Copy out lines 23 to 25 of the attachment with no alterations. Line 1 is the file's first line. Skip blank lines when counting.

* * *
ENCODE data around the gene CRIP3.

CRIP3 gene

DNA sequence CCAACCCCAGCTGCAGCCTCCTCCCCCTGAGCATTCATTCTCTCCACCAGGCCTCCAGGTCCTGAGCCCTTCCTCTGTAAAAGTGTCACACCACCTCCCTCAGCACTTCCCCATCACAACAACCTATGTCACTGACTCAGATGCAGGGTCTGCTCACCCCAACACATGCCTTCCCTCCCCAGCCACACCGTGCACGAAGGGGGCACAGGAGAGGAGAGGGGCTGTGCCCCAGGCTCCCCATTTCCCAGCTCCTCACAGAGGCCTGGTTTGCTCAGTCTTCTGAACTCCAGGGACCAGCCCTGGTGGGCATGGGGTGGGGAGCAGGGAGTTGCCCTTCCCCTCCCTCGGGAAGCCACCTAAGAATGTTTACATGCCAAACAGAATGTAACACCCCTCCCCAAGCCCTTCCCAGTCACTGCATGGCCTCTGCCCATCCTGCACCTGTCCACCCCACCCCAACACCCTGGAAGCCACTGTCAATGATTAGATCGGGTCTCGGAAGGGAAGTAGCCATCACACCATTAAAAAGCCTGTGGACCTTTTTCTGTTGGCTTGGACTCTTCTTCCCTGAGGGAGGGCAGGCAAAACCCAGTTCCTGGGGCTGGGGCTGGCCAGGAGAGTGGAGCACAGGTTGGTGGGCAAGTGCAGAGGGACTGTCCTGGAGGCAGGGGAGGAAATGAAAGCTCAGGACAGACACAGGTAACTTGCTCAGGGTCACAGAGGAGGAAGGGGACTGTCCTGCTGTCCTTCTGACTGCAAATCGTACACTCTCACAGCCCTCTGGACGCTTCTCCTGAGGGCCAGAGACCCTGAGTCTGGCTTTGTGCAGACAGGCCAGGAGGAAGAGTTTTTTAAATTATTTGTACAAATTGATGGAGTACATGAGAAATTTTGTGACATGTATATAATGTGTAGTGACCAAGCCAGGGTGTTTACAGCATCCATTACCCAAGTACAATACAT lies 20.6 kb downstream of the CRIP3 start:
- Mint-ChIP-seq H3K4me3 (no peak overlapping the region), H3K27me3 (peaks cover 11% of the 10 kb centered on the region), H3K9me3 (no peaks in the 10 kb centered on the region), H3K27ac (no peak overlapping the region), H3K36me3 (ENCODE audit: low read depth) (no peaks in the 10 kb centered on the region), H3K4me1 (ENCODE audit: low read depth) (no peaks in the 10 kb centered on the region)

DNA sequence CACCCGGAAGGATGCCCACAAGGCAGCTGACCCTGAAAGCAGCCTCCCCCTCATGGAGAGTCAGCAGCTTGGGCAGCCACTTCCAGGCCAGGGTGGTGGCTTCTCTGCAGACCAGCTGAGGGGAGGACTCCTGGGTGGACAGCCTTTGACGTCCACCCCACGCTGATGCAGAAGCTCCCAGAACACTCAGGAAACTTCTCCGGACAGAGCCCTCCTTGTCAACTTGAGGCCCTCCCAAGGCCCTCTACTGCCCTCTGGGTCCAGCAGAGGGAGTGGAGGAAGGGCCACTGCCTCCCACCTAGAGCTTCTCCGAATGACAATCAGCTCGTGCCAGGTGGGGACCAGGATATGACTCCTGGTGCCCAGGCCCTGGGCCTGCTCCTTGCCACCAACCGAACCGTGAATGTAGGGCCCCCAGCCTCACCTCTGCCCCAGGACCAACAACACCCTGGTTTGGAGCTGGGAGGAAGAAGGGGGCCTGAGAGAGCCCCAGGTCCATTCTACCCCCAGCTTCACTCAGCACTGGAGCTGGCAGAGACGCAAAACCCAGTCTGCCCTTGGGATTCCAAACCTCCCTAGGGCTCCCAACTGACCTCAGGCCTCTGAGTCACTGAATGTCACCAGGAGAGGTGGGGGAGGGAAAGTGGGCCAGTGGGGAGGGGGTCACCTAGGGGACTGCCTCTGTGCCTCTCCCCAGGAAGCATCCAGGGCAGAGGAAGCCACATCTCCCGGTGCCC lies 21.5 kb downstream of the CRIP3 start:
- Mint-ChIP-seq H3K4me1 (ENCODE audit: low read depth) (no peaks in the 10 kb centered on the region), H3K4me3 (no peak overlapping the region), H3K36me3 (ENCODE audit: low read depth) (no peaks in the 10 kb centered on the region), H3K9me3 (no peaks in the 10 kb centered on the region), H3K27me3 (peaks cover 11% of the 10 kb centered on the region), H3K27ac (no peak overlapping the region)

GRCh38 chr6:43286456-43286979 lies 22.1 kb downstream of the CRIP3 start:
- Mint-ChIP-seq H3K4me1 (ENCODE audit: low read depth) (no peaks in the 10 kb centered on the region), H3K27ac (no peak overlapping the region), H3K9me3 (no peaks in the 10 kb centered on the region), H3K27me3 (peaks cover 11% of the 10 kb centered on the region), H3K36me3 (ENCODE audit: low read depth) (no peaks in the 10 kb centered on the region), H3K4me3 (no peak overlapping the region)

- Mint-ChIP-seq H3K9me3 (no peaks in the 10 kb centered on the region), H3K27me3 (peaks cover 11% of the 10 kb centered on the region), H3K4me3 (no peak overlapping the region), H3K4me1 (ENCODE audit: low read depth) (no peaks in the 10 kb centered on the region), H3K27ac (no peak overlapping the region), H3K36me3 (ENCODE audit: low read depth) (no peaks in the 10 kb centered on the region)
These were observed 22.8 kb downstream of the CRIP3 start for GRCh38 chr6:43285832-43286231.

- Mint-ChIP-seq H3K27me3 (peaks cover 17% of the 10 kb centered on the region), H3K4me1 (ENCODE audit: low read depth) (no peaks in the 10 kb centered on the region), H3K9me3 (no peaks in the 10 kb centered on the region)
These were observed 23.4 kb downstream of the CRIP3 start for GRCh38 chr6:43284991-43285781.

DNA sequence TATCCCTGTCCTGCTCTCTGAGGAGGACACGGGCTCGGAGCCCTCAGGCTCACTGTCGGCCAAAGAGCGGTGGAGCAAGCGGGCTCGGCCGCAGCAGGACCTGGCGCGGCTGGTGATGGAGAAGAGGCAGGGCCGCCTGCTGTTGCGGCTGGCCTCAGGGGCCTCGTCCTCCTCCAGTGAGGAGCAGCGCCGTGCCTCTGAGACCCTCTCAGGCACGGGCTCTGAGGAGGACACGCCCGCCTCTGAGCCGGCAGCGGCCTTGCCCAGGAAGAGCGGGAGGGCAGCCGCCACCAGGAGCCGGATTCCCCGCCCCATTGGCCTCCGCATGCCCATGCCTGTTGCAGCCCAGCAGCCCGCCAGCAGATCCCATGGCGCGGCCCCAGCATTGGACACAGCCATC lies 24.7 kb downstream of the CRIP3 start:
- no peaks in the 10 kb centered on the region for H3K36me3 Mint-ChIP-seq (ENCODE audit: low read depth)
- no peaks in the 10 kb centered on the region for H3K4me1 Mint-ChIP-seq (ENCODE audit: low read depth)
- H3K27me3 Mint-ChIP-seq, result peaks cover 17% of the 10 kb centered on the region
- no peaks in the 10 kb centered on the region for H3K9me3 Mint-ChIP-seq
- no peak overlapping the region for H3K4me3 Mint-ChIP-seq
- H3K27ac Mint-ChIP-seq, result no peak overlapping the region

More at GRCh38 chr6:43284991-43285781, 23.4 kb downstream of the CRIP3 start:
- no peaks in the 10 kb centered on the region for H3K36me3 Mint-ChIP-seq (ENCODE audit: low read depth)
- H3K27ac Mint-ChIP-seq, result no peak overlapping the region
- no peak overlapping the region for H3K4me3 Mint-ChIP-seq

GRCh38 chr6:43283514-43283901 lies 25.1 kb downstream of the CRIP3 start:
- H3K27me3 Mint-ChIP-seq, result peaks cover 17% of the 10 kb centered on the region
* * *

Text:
- no peak overlapping the region for H3K4me3 Mint-ChIP-seq

GRCh38 chr6:43283514-43283901 lies 25.1 kb downstream of the CRIP3 start:
- H3K27me3 Mint-ChIP-seq, result peaks cover 17% of the 10 kb centered on the region